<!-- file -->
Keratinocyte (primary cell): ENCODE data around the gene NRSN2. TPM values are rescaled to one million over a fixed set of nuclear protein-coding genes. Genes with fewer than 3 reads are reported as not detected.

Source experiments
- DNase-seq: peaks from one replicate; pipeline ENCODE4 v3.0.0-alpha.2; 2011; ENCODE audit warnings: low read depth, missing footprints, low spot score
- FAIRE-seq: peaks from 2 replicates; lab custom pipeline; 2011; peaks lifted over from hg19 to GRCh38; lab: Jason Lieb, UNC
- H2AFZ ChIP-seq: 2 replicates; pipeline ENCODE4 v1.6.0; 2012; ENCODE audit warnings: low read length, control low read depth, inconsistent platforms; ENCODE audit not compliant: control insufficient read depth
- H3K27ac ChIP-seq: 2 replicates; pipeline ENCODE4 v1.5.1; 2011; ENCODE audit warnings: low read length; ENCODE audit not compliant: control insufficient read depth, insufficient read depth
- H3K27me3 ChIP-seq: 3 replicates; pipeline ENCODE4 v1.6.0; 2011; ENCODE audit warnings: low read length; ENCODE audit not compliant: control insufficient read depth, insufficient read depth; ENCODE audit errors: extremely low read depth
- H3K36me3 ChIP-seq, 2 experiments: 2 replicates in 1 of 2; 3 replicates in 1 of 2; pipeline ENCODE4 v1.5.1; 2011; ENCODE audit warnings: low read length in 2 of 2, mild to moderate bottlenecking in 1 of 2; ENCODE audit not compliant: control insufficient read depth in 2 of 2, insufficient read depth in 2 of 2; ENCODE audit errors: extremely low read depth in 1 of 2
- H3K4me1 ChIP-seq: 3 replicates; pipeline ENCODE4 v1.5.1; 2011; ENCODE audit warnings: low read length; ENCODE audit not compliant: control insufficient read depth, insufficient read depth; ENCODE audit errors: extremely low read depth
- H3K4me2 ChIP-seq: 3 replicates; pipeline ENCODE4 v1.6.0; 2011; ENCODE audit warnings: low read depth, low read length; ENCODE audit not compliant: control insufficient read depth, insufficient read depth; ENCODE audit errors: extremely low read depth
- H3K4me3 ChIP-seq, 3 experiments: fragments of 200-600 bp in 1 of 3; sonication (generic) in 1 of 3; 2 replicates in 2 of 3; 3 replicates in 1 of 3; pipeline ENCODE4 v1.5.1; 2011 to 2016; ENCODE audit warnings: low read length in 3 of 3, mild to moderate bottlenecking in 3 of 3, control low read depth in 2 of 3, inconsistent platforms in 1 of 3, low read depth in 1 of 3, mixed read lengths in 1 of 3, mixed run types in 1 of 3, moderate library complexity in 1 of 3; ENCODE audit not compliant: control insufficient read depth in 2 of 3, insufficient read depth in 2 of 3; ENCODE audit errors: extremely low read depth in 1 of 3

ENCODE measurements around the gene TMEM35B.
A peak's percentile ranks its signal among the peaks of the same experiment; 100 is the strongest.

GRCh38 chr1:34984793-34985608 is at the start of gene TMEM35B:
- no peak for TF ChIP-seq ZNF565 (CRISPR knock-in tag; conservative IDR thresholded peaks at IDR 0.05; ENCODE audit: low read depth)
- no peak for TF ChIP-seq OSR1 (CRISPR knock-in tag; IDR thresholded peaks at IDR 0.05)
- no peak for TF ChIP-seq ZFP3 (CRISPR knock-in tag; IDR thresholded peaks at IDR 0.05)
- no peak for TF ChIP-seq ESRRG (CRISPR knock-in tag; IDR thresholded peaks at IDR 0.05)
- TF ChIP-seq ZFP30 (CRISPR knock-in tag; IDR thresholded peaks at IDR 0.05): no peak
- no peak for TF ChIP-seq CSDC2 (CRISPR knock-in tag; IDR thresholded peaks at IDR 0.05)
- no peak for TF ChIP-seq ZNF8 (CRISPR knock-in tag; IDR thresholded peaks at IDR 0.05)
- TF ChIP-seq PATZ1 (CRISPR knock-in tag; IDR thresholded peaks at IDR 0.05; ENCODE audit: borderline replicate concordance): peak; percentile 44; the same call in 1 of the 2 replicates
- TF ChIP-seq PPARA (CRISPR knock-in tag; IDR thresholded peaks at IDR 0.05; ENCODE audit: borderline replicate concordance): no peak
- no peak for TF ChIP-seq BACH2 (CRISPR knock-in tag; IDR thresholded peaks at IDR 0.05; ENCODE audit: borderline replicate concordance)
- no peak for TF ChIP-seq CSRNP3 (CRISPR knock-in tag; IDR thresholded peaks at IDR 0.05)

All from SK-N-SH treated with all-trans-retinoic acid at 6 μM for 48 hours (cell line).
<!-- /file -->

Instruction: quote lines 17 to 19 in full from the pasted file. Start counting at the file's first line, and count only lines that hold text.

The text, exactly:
- no peak for TF ChIP-seq ZFP3 (CRISPR knock-in tag; IDR thresholded peaks at IDR 0.05)
- no peak for TF ChIP-seq ESRRG (CRISPR knock-in tag; IDR thresholded peaks at IDR 0.05)
- TF ChIP-seq ZFP30 (CRISPR knock-in tag; IDR thresholded peaks at IDR 0.05): no peak